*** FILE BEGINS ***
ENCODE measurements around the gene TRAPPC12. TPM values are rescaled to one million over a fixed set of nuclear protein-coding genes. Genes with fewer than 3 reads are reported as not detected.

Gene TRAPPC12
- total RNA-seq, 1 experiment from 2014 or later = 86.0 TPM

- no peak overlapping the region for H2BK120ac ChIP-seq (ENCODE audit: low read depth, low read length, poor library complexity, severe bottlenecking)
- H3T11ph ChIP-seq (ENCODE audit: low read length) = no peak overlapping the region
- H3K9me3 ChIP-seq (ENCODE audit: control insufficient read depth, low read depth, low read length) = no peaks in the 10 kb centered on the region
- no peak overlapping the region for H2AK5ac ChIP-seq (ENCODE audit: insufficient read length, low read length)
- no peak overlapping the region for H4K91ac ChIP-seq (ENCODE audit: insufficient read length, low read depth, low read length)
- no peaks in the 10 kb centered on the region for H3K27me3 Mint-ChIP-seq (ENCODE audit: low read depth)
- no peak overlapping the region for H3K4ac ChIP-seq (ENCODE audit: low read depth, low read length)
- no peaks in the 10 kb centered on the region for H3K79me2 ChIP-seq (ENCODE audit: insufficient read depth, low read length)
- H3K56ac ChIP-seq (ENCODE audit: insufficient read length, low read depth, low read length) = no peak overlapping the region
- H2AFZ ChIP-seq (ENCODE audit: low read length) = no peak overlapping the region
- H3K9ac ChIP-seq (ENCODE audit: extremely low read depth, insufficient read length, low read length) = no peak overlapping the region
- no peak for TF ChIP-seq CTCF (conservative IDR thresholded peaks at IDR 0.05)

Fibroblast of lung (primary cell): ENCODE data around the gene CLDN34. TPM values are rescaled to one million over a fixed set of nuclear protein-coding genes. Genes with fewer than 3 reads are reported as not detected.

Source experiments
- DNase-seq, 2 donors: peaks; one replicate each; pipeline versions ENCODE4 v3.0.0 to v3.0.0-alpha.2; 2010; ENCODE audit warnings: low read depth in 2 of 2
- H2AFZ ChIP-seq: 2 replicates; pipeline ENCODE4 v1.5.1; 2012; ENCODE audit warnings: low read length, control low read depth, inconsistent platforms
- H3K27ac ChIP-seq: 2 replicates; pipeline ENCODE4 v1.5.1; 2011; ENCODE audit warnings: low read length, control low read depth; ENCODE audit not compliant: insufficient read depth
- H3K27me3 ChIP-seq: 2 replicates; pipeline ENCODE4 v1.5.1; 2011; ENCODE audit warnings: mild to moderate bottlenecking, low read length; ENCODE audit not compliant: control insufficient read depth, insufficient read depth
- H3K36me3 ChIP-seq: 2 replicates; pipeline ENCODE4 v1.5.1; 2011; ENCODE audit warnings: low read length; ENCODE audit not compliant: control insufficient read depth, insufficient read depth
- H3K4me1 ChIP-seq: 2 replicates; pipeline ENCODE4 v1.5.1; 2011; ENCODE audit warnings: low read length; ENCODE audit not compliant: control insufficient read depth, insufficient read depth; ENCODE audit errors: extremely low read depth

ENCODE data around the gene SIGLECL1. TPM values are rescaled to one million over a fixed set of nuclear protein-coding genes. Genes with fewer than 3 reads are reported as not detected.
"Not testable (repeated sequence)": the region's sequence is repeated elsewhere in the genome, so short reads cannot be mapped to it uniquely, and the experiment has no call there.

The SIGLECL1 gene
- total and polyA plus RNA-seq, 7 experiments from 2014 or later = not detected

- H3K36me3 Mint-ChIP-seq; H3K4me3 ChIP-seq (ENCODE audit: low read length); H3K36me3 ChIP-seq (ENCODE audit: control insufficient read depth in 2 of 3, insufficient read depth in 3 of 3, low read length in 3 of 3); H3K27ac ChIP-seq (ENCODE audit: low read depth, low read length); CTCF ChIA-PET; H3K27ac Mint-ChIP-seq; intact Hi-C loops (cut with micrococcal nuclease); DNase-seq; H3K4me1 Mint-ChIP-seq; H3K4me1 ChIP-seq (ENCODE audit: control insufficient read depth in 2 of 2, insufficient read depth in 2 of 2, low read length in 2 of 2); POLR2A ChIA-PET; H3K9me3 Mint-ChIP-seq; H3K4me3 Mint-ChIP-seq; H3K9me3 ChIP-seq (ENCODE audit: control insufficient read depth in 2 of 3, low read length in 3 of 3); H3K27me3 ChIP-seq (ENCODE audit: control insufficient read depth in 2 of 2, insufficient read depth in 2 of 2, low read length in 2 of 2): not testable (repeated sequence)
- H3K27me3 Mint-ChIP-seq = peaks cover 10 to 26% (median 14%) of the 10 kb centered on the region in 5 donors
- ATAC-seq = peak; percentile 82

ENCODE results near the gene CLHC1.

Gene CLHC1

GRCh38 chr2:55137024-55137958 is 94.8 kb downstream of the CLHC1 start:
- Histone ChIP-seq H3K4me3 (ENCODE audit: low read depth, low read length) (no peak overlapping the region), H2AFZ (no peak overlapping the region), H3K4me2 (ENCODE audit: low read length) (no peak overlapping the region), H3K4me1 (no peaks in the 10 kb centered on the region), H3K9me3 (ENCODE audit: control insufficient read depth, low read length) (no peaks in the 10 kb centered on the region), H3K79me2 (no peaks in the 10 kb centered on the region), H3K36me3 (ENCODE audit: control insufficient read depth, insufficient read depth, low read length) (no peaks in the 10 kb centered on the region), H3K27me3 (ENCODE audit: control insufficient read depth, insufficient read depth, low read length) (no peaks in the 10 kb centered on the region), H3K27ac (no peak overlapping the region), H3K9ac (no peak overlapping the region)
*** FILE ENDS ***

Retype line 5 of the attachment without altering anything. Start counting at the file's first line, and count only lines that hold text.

- H3T11ph ChIP-seq (ENCODE audit: low read length) = no peak overlapping the region